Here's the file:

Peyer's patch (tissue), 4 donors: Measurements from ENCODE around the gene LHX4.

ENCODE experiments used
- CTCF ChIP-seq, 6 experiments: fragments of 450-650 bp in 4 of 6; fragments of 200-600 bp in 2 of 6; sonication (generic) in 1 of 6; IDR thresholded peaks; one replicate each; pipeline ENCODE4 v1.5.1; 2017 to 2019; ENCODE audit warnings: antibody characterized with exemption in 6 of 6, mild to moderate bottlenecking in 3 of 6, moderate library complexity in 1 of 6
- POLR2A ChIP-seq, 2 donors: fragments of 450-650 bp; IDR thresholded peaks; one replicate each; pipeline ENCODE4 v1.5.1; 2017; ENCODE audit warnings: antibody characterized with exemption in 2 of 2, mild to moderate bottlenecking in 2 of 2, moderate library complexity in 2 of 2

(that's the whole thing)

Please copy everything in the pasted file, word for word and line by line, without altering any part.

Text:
Peyer's patch (tissue), 4 donors: Measurements from ENCODE around the gene LHX4.

ENCODE experiments used
- CTCF ChIP-seq, 6 experiments: fragments of 450-650 bp in 4 of 6; fragments of 200-600 bp in 2 of 6; sonication (generic) in 1 of 6; IDR thresholded peaks; one replicate each; pipeline ENCODE4 v1.5.1; 2017 to 2019; ENCODE audit warnings: antibody characterized with exemption in 6 of 6, mild to moderate bottlenecking in 3 of 6, moderate library complexity in 1 of 6
- POLR2A ChIP-seq, 2 donors: fragments of 450-650 bp; IDR thresholded peaks; one replicate each; pipeline ENCODE4 v1.5.1; 2017; ENCODE audit warnings: antibody characterized with exemption in 2 of 2, mild to moderate bottlenecking in 2 of 2, moderate library complexity in 2 of 2